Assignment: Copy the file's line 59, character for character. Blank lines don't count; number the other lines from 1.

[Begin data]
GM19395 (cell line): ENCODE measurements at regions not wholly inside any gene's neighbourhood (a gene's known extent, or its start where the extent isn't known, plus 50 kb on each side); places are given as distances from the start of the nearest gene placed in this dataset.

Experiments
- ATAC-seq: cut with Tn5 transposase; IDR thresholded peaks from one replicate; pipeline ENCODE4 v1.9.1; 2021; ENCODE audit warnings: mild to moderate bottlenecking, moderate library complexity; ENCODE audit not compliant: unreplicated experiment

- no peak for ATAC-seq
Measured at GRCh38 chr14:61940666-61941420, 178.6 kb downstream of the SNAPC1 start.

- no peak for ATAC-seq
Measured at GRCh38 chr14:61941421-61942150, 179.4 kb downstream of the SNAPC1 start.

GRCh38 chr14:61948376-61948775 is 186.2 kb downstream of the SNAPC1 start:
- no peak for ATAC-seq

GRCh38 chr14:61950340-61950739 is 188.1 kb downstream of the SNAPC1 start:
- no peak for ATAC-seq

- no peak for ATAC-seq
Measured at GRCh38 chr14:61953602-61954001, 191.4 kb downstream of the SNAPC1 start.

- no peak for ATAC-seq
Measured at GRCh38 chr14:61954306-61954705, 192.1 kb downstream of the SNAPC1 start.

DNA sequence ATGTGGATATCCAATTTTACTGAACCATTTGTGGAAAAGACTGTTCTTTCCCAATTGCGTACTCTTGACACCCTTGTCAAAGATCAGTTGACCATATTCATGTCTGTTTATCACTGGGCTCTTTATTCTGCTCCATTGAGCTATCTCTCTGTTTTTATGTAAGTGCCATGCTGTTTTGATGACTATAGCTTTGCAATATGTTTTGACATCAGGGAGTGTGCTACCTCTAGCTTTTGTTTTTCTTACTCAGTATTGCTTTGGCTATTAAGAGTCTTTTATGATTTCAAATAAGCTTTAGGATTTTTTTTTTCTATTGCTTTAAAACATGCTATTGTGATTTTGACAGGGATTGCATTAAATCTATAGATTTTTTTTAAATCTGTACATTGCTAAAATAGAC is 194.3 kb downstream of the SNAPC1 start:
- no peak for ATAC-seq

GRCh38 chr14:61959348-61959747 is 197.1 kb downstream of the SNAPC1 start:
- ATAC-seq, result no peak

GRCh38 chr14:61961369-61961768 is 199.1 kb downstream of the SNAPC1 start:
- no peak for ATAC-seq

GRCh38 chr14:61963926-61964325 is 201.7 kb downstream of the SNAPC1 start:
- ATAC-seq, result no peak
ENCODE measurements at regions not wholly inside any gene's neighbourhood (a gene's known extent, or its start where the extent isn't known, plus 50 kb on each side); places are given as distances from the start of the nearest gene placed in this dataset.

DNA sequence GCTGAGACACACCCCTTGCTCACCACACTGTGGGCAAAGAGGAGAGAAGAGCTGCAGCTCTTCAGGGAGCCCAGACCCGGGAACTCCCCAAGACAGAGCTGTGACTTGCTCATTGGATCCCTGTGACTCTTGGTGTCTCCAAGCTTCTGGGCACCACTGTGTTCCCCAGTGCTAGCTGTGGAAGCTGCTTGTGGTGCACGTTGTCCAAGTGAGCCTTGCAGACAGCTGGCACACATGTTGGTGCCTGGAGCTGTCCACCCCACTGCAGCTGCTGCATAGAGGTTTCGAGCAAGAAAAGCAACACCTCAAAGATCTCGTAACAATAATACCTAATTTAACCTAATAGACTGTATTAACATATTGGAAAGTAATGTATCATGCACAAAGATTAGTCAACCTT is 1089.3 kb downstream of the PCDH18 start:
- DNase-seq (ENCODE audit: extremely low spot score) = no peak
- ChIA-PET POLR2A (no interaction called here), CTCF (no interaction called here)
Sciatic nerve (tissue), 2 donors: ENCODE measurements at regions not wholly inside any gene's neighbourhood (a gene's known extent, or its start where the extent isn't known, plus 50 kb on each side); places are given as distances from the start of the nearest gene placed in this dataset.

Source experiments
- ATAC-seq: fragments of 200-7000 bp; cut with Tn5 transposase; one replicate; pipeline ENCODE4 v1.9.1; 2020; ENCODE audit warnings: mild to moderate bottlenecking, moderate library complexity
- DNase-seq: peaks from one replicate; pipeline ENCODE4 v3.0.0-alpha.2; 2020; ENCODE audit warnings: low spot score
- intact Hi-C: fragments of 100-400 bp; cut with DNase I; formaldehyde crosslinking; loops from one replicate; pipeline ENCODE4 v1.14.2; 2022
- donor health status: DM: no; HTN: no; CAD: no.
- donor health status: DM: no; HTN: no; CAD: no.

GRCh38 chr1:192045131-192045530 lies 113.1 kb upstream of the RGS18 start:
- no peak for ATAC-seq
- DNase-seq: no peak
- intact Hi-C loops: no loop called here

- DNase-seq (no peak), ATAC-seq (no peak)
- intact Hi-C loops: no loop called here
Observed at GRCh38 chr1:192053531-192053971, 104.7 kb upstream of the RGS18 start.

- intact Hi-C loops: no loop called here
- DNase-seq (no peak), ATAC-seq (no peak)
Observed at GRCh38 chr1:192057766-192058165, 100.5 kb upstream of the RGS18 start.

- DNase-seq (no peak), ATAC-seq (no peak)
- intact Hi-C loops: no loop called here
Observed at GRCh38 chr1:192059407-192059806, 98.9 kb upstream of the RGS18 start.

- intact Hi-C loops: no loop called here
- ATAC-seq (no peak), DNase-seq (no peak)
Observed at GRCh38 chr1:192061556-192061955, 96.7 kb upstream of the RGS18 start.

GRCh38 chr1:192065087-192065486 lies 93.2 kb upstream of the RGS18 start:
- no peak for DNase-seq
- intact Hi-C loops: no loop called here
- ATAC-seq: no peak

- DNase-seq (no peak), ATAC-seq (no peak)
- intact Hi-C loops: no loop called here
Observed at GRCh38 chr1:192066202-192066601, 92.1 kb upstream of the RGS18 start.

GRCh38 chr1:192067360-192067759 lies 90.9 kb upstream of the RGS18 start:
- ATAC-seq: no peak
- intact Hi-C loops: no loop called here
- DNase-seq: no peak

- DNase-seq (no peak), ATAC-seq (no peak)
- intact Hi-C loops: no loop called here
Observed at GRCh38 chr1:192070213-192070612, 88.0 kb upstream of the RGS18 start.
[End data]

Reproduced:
- ATAC-seq: no peak